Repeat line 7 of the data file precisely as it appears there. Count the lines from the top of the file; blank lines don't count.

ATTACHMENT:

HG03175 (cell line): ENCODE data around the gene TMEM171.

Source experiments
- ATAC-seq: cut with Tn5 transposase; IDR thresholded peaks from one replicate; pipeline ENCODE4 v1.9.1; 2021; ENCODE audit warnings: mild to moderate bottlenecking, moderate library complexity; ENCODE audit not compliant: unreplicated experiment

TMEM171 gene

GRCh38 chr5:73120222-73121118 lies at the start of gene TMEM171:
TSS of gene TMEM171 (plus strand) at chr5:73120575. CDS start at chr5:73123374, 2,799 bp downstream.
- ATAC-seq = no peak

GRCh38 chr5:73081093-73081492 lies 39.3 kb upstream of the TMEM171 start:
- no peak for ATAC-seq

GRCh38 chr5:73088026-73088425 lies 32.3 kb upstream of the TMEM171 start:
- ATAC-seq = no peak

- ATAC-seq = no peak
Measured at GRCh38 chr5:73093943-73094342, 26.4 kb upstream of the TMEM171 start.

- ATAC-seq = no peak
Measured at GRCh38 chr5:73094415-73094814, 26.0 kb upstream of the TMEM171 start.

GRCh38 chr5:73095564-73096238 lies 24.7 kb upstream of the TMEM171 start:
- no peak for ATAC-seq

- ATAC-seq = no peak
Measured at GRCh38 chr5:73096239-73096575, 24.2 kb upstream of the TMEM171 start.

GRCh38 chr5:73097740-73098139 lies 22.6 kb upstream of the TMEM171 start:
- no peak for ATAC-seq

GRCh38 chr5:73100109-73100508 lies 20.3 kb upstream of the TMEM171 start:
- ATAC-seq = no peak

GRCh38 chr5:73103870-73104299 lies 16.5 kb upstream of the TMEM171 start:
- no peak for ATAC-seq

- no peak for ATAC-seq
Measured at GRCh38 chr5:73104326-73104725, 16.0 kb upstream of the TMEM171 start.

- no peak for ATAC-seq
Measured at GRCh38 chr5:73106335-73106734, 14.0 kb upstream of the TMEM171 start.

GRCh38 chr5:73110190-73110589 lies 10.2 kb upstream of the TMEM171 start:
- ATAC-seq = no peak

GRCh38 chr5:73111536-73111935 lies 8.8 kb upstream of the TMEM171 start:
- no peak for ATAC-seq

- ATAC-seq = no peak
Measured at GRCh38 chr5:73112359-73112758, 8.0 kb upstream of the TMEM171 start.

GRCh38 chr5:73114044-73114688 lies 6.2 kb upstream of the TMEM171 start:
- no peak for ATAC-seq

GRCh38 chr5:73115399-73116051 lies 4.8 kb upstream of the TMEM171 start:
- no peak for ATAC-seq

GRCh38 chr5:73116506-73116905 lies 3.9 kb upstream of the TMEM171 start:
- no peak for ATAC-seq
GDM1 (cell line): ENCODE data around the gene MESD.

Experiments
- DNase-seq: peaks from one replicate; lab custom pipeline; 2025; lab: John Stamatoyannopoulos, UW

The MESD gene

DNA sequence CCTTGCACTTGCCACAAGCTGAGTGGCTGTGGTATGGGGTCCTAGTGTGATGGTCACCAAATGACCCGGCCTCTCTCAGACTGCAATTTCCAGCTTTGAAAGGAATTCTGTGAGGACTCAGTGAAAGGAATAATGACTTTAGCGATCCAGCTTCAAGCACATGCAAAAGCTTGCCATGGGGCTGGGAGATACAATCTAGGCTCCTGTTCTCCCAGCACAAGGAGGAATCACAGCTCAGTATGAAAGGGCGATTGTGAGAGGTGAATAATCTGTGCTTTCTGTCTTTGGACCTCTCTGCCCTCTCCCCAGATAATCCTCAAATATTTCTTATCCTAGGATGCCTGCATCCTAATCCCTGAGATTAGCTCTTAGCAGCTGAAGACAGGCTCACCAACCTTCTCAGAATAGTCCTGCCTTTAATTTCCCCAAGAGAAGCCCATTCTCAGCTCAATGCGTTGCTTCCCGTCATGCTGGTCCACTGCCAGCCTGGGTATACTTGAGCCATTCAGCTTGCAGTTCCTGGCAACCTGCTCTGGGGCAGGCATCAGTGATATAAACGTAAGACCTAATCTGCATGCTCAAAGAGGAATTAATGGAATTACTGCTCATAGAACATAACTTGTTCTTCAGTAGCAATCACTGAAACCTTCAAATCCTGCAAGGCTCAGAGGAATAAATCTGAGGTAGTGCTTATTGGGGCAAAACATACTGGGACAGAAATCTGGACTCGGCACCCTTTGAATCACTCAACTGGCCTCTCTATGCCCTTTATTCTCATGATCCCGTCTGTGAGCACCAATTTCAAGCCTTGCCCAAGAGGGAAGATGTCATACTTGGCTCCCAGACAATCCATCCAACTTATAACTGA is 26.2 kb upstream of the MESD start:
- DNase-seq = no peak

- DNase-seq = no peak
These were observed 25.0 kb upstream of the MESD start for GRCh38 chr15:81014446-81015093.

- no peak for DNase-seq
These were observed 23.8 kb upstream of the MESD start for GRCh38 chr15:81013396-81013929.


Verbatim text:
- ATAC-seq = no peak